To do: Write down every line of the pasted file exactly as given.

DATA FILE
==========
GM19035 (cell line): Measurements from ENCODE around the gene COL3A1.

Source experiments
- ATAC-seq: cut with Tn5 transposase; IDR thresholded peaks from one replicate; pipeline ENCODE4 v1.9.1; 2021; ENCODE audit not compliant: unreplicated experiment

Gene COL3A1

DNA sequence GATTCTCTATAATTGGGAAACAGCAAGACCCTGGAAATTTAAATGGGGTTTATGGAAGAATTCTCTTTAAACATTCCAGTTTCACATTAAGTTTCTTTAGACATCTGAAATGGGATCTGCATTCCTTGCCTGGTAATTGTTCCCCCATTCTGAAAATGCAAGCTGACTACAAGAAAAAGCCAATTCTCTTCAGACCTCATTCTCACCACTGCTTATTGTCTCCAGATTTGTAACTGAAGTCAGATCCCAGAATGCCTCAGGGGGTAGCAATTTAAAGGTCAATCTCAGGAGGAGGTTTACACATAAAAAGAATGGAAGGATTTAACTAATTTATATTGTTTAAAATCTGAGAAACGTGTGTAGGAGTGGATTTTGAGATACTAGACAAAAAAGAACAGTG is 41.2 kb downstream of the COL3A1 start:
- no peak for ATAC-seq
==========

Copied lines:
GM19035 (cell line): Measurements from ENCODE around the gene COL3A1.

Source experiments
- ATAC-seq: cut with Tn5 transposase; IDR thresholded peaks from one replicate; pipeline ENCODE4 v1.9.1; 2021; ENCODE audit not compliant: unreplicated experiment

Gene COL3A1

DNA sequence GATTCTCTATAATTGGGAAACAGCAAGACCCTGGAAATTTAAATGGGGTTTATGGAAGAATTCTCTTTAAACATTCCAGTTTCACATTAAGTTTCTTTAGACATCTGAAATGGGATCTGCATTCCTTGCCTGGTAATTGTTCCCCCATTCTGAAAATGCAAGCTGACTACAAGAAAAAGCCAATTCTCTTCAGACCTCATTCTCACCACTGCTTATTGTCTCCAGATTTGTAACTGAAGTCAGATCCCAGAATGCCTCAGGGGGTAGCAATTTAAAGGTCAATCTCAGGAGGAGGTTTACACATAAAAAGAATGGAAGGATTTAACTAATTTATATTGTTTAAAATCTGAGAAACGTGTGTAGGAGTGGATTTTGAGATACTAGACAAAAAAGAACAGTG is 41.2 kb downstream of the COL3A1 start:
- no peak for ATAC-seq